Democratic Republic of the Congo
Last updated in January 2016
Germany established diplomatic relations with the Democratic Republic of the Congo on 30 June 1960, immediately after the country gained independence. Political relations remained steady over a long period, changing only as a result of the geopolitical upheavals of 1989-1990, when demands for democratisation also became heard in Congo. Since the end of the Congo Wars in 2002 and the beginning of the transition phase (2002-06), Germany has made an important contribution to the country’s political and economic reconstruction process, together with its European partners and the international community.
Among those helping secure the 2006 presidential and parliamentary elections was also a contingent of the Federal Armed Forces, which provided some 800 troops, roughly half of the European EUFOR Mission force. Germany also assumed command of the mission. Former Federal Defence Minister Jung and the then Federal Minister for Economic Cooperation and Development, Wieczorek-Zeul, visited the country several times during this period, as did delegations of German Bundestag members.
Congolese President Joseph Kabila has visited Germany twice, in 2002 and 2004. Federal Minister for Economic Cooperation and Development Niebel visited the Democratic Republic of the Congo in January 2010. Congolese Prime Minister Matata Ponyo Mapon visited Germany in 2012 and 2014. In February 2015, Federal Foreign Minister Steinmeier travelled to Kinshasa and Goma accompanied by an 80-member delegation. Federal Minister for Economic Cooperation and Development Müller visited Kinshasa in March 2015.
Besides the political contacts at national government level, there are also ties at federal state and local government level as well as a wide range of non-governmental contacts and partnerships, particularly through humanitarian and church-affiliated organisations.
The Democratic Republic of the Congo is an important partner of German development cooperation and its biggest recipient in Africa in absolute terms. At the fourth intergovernmental negotiations, held in Berlin in 2015, the Federal Government pledged EUR 153.4 million for continuing bilateral development cooperation over the next two years.
The priority areas of German development cooperation with the country are:
- management of natural resources (environment/forestry and mineral raw materials)
- drinking water supply and sanitation
- sustainable economic development
These priority areas are geared to key sectors of poverty reduction and will make an important contribution to implementing the 2030Agenda for Sustainable Development.
Germany and the Democratic Republic of the Congo have also agreed to expand their cooperation on protecting tropical forests. Besides providing EUR 39 million to continue the biodiversity and forest protection programme, Germany is making available EUR 10 million for a new reforestation project.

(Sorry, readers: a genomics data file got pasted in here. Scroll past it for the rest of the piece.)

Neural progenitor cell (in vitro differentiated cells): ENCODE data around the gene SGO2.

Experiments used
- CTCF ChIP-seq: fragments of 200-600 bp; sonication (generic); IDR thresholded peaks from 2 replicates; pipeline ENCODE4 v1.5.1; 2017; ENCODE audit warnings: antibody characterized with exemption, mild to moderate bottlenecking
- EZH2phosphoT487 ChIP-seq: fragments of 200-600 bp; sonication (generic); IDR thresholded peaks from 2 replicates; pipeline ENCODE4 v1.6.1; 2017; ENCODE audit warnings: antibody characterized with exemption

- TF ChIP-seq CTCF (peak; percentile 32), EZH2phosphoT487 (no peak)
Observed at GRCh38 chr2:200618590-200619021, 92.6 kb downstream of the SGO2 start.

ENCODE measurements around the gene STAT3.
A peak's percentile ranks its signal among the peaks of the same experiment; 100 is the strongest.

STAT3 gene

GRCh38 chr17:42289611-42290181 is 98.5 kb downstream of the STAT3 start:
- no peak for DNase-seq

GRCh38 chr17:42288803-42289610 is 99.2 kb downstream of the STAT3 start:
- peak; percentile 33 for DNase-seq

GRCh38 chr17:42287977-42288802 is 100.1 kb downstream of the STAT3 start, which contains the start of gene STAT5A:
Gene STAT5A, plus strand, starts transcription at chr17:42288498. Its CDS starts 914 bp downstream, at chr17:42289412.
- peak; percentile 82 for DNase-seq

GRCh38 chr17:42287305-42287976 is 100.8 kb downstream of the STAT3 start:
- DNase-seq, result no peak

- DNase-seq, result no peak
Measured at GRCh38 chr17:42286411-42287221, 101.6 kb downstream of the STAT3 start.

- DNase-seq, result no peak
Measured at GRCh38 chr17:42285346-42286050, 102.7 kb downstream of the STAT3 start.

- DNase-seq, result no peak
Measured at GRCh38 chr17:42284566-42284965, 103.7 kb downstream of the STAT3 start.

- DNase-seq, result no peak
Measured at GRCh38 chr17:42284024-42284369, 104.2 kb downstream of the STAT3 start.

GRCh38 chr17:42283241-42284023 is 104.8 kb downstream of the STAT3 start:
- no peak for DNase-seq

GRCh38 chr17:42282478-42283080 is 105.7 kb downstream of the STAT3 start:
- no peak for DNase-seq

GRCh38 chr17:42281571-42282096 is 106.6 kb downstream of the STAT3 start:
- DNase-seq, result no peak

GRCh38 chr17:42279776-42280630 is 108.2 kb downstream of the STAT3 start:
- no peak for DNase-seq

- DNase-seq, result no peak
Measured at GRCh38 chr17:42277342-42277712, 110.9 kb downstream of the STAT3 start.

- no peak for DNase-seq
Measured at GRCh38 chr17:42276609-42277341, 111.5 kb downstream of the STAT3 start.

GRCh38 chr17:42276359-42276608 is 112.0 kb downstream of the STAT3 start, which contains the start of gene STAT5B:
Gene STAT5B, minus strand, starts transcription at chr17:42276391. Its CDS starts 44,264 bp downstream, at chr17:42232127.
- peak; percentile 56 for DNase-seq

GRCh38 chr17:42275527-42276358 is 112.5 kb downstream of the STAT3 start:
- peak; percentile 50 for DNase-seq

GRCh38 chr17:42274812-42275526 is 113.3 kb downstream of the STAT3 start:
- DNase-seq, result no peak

Germany is providing EUR 20 million to finance a peacebuilding fund to stabilise the situation in Eastern Congo as well as EUR 15 million for projects to reintegrate internally displaced persons there.
Germany provides humanitarian and development-oriented structural and transitional aid on a substantial scale. These funds are largely provided through German non-governmental – mainly church-affiliated – organisations, but also through the Deutsche Gesellschaft für Internationale Zusammenarbeit (GIZ). In addition, substantial funding is made available to the Democratic Republic of the Congo from special facilities for conflict management, crisis prevention and peace consolidation. Here, the Civil Peace Service (CPS) serves as an instrument for conflict management in the east of the country and, supraregionally, in the Great Lakes region.
Economic relations between Germany and the Democratic Republic of the Congo are modest.
In 2014, Germany exported to Congo goods worth EUR 129 million, mainly motor vehicles, machinery and electronic goods, putting Congo in 114th place among buyers of German exports. Germany imported from Congo goods worth EUR 85 million, mainly copper, putting Congo in 110th place among suppliers of German imports.
There are only a few German companies active in the Democratic Republic of the Congo. A bilateral investment promotion and protection agreement was concluded in 1969.
German products enjoy an excellent reputation in Congo and are valued for their quality and durability.
In higher education, Germany awards postgraduate scholarships and hosts research stays by Congolese scientists and academics. In Kinshasa, the German Academic Exchange Service (DAAD) funds a centre of excellence in microfinance (Centre Germano-congolaise de la Microfinance) that is jointly run by the Université Protestante au Congo and the Frankfurt School of Finance and Management. Other initiatives, like a scholarship programme supervised by the University of Würzburg, promote academic exchange between the two countries.
Numerous private cooperation projects are an important element in bilateral cultural relations. Particular mention should be made here of the cooperation between the West German Radio Symphony Orchestra and the Orchestre Symphonique Kimbanguiste, the only symphony orchestra in sub-Saharan Africa.
The Federal Foreign Office supports this musical exchange. The German Embassy organises concerts and other cultural events.
Bilateral funding programmes in the media and arts sectors and DAAD scholarship programmes are conducted on a case-to-case basis. In 2015, the Goethe Institute opened a liaison office in Kinshasa.